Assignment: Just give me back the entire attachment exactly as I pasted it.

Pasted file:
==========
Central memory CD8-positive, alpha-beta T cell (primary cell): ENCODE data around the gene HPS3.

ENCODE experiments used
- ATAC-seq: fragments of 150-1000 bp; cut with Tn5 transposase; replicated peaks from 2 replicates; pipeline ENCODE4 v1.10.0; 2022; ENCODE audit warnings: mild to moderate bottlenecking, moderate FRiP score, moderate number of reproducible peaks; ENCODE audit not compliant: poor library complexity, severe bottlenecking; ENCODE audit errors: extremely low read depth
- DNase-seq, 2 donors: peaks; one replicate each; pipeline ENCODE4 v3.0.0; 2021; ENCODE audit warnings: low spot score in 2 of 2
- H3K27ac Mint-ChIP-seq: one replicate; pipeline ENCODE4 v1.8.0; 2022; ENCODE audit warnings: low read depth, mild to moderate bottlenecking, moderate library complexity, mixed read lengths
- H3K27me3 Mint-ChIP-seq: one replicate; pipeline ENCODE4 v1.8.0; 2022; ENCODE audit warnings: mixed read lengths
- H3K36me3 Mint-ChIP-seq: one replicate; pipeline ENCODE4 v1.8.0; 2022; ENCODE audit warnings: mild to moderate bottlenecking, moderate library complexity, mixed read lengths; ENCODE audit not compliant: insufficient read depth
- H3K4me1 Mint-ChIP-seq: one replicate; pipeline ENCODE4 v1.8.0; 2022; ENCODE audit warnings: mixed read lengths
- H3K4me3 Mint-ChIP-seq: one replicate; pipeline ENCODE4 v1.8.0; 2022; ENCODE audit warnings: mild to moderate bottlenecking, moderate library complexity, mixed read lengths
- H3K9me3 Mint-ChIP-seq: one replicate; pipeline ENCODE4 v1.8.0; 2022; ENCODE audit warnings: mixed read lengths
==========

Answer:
Central memory CD8-positive, alpha-beta T cell (primary cell): ENCODE data around the gene HPS3.

ENCODE experiments used
- ATAC-seq: fragments of 150-1000 bp; cut with Tn5 transposase; replicated peaks from 2 replicates; pipeline ENCODE4 v1.10.0; 2022; ENCODE audit warnings: mild to moderate bottlenecking, moderate FRiP score, moderate number of reproducible peaks; ENCODE audit not compliant: poor library complexity, severe bottlenecking; ENCODE audit errors: extremely low read depth
- DNase-seq, 2 donors: peaks; one replicate each; pipeline ENCODE4 v3.0.0; 2021; ENCODE audit warnings: low spot score in 2 of 2
- H3K27ac Mint-ChIP-seq: one replicate; pipeline ENCODE4 v1.8.0; 2022; ENCODE audit warnings: low read depth, mild to moderate bottlenecking, moderate library complexity, mixed read lengths
- H3K27me3 Mint-ChIP-seq: one replicate; pipeline ENCODE4 v1.8.0; 2022; ENCODE audit warnings: mixed read lengths
- H3K36me3 Mint-ChIP-seq: one replicate; pipeline ENCODE4 v1.8.0; 2022; ENCODE audit warnings: mild to moderate bottlenecking, moderate library complexity, mixed read lengths; ENCODE audit not compliant: insufficient read depth
- H3K4me1 Mint-ChIP-seq: one replicate; pipeline ENCODE4 v1.8.0; 2022; ENCODE audit warnings: mixed read lengths
- H3K4me3 Mint-ChIP-seq: one replicate; pipeline ENCODE4 v1.8.0; 2022; ENCODE audit warnings: mild to moderate bottlenecking, moderate library complexity, mixed read lengths
- H3K9me3 Mint-ChIP-seq: one replicate; pipeline ENCODE4 v1.8.0; 2022; ENCODE audit warnings: mixed read lengths